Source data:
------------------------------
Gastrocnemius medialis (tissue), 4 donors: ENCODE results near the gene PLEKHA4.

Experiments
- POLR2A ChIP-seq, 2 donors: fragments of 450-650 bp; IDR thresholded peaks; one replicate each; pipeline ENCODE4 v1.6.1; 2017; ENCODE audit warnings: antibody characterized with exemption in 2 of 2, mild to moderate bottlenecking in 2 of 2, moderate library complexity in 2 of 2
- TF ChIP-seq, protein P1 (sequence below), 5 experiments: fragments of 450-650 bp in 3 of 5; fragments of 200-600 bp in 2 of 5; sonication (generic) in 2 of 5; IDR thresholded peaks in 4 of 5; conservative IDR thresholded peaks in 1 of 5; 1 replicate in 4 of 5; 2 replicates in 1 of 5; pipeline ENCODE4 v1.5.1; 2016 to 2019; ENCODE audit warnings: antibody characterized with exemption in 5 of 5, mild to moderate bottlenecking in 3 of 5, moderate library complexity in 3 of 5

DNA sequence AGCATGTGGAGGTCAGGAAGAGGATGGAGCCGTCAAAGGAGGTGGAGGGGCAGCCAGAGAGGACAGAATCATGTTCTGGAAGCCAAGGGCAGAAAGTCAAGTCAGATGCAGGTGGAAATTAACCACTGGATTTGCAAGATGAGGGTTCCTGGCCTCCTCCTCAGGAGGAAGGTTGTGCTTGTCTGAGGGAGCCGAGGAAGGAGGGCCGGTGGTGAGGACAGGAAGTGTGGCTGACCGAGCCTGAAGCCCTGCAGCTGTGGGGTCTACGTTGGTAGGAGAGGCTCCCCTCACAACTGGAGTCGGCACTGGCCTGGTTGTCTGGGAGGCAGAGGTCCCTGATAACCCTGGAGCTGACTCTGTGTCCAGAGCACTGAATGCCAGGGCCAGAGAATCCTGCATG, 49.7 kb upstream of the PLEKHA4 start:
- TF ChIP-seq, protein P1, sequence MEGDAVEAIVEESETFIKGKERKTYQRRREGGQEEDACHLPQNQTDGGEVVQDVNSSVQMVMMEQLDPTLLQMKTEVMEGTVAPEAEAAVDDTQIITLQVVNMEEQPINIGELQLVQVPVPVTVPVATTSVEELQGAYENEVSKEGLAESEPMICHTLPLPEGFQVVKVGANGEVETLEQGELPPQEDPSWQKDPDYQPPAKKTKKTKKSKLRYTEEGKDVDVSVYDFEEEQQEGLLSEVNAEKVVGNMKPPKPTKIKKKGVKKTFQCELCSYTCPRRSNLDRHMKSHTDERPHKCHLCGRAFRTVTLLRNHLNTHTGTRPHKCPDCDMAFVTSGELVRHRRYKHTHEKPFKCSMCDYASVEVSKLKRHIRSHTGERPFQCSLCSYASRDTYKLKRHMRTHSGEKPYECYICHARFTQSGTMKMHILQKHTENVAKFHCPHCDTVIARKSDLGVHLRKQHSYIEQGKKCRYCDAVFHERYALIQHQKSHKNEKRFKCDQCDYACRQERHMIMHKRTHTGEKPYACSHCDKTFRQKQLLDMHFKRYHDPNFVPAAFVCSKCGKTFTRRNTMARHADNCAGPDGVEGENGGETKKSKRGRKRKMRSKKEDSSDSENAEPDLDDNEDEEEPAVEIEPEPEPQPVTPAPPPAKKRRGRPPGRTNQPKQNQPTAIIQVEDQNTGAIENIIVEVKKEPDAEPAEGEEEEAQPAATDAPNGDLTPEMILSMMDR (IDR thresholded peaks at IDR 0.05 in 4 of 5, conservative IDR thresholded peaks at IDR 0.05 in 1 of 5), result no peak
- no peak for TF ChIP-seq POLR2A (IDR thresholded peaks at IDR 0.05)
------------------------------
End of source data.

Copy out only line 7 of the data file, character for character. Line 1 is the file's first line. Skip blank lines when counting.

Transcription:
- no peak for TF ChIP-seq POLR2A (IDR thresholded peaks at IDR 0.05)